Hell’s Kitchen

As I sat waiting for my friend Sue in the new Hell’s Kitchen space, I did have the fleeting thought that I was in hell. Not because of the decor, but because I would never be able to return to Rossi’s (my dearly departed beloved bar and burger purveyor), and reality was smacking me in the face. 

I was relieved that it looked different. The decor is much lighter, in contrast to the dark interior of Rossi’s. The walls have bright red paint, and lots of sand-colored brick. There’s a lot more lighting, too. 

You can descend into Hell’s Kitchen using the elevator, which brings you to the entrance near the former tavern and steakhouse, or using the staircase, which leads to the former Blue Star Room. They call the tavern the “pub” now, and they’ve kept the center bar and the booths. I’m not sure if there’s a difference in menus in the pub area and the main restaurant area or not. We were seated in the previous Blue Star Room, which was easier for me because I’d only been in there a couple times and didn’t have as many memories attached. Still, it was weird to look around.

By the staircase, they have a painted set of rules on the bricks. I had already violated two of them (no swearing and no surly attitudes). But my mood did lighten after I got my food. They really do have excellent food at Hell’s Kitchen, and the place could have done a lot worse with tenants. (I’m thinking of Vegas, when the Drai’s nightclub in the basement of the former Barbary Coast used to be a McDonald’s.)

I ordered my usual, which is an All-American Breakfast and a cup of Mahnomin Porridge. The porridge was fantastic, especially on a cold day. The All-American Breakfast comes with a choice of eggs (scrambled), ham, bison sausage, or bacon (bacon), sourdough or multi-grain toast (sourdough), fresh fruit, and hash browns. I remembered that the menu on the previous location had Rosti potatoes instead of hash browns, so I substituted those instead. I’m really picky about hash browns, and often they sit unattended on my plate, but I devoured the Rosti potatoes, which are a blend of potatoes (duh), bacon, scallions, garlic, onions, parsley, sweet cream, and awesome. The toast comes with a trio of toppings: marmalade, blackberry jam, and peanut butter. The toppings are all homemade and fresh and delicious.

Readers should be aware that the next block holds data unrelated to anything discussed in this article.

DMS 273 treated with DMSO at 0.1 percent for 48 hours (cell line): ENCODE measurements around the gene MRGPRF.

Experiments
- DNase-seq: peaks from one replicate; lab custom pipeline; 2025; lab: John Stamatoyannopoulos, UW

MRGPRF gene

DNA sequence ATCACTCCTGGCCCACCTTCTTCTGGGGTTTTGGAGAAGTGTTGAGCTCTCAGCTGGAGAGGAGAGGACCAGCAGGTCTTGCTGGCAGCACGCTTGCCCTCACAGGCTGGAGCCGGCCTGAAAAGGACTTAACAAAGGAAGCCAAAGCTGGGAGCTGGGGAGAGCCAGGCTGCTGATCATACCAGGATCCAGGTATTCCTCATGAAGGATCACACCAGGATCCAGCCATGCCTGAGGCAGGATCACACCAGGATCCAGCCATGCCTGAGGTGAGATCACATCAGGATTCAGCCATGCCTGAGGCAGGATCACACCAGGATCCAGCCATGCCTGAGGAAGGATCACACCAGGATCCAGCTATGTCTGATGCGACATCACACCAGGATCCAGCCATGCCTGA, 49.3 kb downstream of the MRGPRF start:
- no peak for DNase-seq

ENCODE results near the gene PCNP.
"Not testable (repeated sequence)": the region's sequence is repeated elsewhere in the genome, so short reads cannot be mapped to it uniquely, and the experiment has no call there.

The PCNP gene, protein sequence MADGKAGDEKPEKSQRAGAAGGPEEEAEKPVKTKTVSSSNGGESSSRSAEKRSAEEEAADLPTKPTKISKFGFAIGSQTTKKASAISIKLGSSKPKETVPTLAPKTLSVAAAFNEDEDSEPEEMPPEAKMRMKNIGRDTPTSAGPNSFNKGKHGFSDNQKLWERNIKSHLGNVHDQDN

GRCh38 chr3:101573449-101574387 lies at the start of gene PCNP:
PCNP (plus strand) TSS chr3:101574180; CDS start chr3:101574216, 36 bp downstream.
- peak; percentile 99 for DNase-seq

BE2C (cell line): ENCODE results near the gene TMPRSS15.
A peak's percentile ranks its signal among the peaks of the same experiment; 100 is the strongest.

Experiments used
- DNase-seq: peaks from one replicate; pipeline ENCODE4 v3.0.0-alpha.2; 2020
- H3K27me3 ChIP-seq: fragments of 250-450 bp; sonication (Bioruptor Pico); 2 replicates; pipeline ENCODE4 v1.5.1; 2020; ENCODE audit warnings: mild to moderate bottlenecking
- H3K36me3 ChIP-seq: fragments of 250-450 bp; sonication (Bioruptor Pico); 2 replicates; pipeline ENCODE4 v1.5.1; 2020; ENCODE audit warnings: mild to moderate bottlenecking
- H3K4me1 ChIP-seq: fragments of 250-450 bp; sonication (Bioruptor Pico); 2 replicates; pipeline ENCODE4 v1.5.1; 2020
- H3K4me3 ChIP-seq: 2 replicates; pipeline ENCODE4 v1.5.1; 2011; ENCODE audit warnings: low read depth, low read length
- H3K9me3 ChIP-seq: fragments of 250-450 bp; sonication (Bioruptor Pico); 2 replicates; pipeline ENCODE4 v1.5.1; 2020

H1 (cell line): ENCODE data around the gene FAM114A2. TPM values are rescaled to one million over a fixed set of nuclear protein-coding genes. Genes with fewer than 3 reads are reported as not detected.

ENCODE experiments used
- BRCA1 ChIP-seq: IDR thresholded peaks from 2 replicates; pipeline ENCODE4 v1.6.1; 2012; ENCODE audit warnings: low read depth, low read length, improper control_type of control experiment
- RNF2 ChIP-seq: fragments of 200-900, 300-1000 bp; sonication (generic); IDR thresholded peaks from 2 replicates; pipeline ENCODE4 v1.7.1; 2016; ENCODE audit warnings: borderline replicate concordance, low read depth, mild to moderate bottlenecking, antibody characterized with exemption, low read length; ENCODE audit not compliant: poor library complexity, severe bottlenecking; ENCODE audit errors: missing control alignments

I almost ordered the toasted sausage bread, but was glad I didn’t because I was stuffed from everything else. I had it the last time I was there (at the previous location), and it was quite tasty. You can’t taste the sausage at all– it’s a sweet, dense  bread with spices and walnuts, like banana bread without the bananas.

I asked about happy hour, and our server said that they had $3 taps, $3.50 house wine, and $5 specialty drinks, plus cheap appetizers. No 2-for-1s like the Blue Star Room, but now that I’ve ripped the band-aid off my grief, I think I’d be willing to give it a try. 

In summary: I will always have a special place in my heart for Rossi’s, but I need to move on, and Hell’s Kitchen serves some damn fine food. It will serve a different purpose than Rossi’s, but that’s not a bad thing. It’s almost better that it’s different, like the caterpillar turning into the butterfly, or something. Also, it it gives me an excuse to start a quest to find the best burger in the Twin Cities.


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